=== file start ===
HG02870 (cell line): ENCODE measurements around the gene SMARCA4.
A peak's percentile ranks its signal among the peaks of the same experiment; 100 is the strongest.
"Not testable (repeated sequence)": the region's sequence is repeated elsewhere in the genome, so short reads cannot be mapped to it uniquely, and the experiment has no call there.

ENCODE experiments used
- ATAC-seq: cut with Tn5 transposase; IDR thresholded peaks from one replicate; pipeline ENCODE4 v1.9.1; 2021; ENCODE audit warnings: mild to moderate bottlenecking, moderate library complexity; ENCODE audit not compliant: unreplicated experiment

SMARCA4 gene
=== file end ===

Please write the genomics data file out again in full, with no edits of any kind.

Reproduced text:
HG02870 (cell line): ENCODE measurements around the gene SMARCA4.
A peak's percentile ranks its signal among the peaks of the same experiment; 100 is the strongest.
"Not testable (repeated sequence)": the region's sequence is repeated elsewhere in the genome, so short reads cannot be mapped to it uniquely, and the experiment has no call there.

ENCODE experiments used
- ATAC-seq: cut with Tn5 transposase; IDR thresholded peaks from one replicate; pipeline ENCODE4 v1.9.1; 2021; ENCODE audit warnings: mild to moderate bottlenecking, moderate library complexity; ENCODE audit not compliant: unreplicated experiment

SMARCA4 gene